As Community Care’s dementia campaign reachesits climax, Julie Griffiths looks at the often hidden impact of dementia on children in a family
Mike (not his real name) was 17 when he became a full-time carer for his father, who began suffering from early onset dementia at the age of 47.
Now an adult, Mike describes how tough the experience was. “The first time he soiled himself was the worst because I wasn’t used to doing it. I kept retching and it took me a couple of hours. But I became quite good at it and I’d have him washed and dressed in 15 minutes,” he says.
Mike also struggled to come to terms with other new facets of his father’s behaviour, such as trying to get out the house in the middle of the night.
Mike’s job in a bakery meant his working day finished at lunchtime, which fitted in well in terms of his caring responsibilities. His bosses allowed him to cycle home every few hours to check on his dad. But most people were unaware of the situation and Mike felt isolated.
“It was a lonely time. A couple of friends knew and would come round to watch telly with me at night, but I didn’t tell a lot of people. I didn’t really talk to friends about it,” he says.
Jakey Weech, four, has also been affected by a family member’s dementia. His grandmother, Pauline, has Alzheimer’s. Jakey and his mother Karen moved into Pauline’s home in Scarborough two years ago to look after her. On occasions, Jakey has helped his mum look for Pauline when she has wandered off.
“The key is explaining the condition,” says Karen. “We have a pull-out book on the human body and we go through the pages on the brain and I say, ‘Grandma’s brain doesn’t work like other people’s. Her memory doesn’t work as well’.”
Negative effects on Jakey have included seeing his grandmother angry and having to fight for his mother’s attention at times.
He would also use his grandmother’s dementia to his advantage. “He knows there is no discipline so he’d say, ‘Grandma, can you pass me the biscuit tin?’,” says Karen.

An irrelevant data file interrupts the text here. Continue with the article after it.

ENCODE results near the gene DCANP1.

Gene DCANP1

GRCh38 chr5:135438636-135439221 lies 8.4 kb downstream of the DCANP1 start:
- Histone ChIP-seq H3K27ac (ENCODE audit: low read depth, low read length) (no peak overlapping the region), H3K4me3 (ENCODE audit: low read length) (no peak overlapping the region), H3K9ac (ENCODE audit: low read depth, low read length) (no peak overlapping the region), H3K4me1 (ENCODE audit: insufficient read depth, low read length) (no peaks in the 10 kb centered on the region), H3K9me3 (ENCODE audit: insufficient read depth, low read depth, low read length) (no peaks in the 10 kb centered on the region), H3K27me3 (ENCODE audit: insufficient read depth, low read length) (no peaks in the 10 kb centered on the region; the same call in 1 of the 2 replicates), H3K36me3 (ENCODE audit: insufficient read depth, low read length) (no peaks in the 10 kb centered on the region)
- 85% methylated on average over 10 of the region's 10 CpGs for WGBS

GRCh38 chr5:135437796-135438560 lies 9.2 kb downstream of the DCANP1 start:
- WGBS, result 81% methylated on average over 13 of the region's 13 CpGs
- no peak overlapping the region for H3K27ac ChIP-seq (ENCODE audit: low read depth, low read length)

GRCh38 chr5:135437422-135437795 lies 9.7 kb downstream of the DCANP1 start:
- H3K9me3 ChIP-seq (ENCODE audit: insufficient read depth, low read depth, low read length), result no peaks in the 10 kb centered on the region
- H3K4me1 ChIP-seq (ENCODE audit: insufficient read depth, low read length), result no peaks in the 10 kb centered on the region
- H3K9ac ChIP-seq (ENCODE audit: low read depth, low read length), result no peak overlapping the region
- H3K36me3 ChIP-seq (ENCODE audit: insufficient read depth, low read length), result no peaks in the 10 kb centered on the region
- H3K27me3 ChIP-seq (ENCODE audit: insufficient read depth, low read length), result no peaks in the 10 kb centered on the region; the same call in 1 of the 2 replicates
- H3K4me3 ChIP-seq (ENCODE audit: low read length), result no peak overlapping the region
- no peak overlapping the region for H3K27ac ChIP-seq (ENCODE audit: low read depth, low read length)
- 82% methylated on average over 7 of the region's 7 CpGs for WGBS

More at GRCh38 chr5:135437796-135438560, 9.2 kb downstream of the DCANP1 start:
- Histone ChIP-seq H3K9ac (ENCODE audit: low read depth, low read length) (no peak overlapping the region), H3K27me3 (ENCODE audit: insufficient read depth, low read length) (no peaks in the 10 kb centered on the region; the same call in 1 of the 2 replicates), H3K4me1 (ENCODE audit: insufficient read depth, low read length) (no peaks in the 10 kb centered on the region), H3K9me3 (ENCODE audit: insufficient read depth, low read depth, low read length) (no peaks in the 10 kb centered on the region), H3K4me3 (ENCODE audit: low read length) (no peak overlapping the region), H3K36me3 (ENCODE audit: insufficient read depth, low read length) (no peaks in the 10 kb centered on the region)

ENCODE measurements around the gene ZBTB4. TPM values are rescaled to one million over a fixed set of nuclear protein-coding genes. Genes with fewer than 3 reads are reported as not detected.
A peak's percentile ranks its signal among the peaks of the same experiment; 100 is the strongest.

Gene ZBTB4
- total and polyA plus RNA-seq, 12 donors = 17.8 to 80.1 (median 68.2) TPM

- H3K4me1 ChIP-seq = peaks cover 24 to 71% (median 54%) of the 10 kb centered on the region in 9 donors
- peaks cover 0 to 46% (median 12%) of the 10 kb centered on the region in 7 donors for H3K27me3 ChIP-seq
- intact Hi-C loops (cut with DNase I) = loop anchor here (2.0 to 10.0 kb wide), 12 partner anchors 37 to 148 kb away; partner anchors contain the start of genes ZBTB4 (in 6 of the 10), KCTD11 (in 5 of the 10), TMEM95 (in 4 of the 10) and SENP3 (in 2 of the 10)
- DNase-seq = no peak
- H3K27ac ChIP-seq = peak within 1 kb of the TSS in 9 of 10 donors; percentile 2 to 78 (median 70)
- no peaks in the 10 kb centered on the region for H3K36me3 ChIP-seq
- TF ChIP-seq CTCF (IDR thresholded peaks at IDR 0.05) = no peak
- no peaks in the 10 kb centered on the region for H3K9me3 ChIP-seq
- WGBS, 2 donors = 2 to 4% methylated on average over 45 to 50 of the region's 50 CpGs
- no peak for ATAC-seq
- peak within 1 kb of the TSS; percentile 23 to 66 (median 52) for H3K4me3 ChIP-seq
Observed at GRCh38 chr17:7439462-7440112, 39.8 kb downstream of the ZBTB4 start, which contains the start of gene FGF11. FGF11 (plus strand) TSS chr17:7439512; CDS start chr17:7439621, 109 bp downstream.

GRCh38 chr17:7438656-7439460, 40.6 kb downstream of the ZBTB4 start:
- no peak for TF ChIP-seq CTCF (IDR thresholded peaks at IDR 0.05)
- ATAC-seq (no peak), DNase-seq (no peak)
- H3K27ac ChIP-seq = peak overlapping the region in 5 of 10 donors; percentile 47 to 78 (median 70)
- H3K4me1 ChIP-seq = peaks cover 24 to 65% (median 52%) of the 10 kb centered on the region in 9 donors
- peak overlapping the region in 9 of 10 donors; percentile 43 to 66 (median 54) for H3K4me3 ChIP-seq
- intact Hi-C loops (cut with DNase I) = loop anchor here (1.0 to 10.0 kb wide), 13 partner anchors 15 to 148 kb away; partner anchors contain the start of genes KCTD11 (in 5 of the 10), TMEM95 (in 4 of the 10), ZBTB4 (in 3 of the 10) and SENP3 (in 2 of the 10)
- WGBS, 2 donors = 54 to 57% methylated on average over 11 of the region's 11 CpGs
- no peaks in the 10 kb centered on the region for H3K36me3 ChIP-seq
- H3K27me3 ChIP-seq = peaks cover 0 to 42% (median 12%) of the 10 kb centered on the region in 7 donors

After a holiday last June, when the three of them had to return early because Pauline’s behaviour was so disruptive, Karen found a care home for her mum and she and Jakey visit frequently.
Read more about our dementia campaign at www.communitycare.co.uk/demcampaign
Clive Evers, head of professional liaison at the Alzheimer’s Society, says that young people can often hold misconceptions about dementia.
“Sometimes young children might think they’ve caused the dementia by being naughty. Another fear is that they might catch it,” he says.
Young people are not always able to explain their fears. Or, if they see adults are stressed, they may avoid talking about their feelings.
“Symptoms of distress include difficulties with sleep or attention-seeking behaviour. Sometimes school work takes a dip,” says Evers.
Children can be affected by a parent’s absence – emotionally as well as physically – when dementia is in the family. Reassuring young people that they remain important and loved will help.
What do I tell the kids?
Alzheimer’s Society tips on how to discuss dementia with children:
● Talk openly about dementia.
● Don’t be afraid to use humour. It helps if you can laugh about the situation together.
● Focus on things that the person can still do.
● Try to make sure the time they spend with the person is pleasurable − sorting objects or making a scrapbook.
● Remind the child that there can be good times, even during the illness.
● Do not leave a young person alone in charge, even briefly, unless you are sure they can cope.